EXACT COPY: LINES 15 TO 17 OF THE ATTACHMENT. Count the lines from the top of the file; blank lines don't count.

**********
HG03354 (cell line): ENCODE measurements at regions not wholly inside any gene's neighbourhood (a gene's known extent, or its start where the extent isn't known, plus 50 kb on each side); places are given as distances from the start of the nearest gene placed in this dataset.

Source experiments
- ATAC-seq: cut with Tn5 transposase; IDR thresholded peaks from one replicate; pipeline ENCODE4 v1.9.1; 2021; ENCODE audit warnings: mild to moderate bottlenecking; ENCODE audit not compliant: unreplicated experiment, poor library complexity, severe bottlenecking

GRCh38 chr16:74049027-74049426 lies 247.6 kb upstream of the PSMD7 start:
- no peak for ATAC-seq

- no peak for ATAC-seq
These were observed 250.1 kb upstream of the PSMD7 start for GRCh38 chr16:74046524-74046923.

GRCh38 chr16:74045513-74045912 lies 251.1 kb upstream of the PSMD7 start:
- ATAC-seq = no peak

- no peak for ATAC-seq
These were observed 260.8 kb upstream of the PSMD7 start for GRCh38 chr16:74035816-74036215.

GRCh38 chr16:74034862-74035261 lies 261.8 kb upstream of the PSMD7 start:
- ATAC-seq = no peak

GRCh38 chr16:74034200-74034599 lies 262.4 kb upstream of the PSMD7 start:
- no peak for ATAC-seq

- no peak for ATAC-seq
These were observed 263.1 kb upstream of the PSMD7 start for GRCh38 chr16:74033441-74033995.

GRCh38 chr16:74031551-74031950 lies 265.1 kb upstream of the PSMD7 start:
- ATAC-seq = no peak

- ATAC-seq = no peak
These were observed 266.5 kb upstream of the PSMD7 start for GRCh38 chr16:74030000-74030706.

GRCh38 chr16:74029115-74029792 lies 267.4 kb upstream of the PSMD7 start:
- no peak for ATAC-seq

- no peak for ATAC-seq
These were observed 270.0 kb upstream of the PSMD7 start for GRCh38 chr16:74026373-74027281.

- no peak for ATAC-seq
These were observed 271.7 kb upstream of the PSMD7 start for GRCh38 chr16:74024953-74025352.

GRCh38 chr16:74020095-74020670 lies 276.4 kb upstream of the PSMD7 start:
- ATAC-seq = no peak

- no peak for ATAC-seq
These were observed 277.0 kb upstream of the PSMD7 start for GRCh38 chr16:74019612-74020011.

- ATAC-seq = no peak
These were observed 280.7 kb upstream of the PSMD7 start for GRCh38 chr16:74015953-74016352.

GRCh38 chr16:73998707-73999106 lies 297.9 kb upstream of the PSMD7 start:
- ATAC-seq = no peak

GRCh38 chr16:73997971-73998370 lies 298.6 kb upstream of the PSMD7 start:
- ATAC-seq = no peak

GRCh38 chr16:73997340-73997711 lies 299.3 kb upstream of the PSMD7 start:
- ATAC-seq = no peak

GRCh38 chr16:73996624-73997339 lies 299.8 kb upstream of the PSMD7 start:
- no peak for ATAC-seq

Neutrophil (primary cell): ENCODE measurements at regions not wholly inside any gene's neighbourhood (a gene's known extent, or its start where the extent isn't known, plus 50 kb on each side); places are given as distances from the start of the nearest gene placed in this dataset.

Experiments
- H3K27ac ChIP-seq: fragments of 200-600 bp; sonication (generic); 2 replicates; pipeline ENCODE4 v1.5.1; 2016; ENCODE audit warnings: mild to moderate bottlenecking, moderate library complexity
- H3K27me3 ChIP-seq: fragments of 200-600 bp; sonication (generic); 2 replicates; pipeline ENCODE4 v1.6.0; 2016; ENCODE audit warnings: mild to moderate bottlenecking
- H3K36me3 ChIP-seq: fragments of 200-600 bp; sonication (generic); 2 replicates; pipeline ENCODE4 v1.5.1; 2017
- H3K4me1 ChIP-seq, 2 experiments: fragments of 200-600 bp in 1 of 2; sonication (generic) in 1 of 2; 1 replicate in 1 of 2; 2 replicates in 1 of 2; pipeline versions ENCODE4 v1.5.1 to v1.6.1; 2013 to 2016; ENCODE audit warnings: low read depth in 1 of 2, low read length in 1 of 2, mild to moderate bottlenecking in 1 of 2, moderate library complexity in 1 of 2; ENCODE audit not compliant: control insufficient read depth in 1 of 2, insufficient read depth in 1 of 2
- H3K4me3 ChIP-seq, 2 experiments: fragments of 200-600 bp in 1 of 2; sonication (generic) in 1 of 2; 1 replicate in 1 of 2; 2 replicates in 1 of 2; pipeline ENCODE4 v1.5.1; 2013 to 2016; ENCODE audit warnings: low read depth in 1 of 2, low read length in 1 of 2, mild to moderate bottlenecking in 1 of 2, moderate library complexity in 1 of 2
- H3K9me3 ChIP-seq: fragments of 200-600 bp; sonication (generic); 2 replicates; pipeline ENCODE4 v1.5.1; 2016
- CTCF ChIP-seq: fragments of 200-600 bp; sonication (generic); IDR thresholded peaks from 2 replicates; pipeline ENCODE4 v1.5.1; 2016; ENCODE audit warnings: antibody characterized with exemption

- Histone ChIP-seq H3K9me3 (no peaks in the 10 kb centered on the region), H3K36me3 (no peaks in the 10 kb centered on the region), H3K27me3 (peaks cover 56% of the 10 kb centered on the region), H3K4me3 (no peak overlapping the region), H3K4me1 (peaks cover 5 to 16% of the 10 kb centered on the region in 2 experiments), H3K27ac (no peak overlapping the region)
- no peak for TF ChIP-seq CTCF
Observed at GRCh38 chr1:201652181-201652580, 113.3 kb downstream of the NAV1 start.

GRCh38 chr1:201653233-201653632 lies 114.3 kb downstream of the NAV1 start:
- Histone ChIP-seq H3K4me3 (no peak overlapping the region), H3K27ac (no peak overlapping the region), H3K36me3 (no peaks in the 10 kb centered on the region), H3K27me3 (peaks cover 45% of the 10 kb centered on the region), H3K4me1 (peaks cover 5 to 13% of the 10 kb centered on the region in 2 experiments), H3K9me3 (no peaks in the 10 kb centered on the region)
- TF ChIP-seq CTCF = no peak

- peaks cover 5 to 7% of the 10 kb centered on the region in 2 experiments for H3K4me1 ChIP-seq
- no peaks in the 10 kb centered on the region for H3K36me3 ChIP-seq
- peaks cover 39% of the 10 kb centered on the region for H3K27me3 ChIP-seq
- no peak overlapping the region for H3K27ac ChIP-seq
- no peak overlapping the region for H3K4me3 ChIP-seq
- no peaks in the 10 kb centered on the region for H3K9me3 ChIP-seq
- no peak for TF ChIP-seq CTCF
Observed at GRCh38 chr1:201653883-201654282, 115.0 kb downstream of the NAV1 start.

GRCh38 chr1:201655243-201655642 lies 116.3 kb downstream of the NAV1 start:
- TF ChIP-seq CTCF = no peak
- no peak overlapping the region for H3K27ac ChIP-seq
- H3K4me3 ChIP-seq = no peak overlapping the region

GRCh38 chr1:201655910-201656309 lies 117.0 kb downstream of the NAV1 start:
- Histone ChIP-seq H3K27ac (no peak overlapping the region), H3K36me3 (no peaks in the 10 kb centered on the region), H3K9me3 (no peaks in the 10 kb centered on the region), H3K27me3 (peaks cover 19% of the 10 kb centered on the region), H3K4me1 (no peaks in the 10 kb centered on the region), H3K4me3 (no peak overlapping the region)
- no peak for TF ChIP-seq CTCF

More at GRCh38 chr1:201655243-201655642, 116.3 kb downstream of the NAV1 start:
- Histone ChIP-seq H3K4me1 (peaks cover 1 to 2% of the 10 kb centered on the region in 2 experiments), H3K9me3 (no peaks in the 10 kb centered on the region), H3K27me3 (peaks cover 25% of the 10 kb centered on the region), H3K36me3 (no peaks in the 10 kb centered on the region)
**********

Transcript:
- no peak for ATAC-seq

- no peak for ATAC-seq
These were observed 263.1 kb upstream of the PSMD7 start for GRCh38 chr16:74033441-74033995.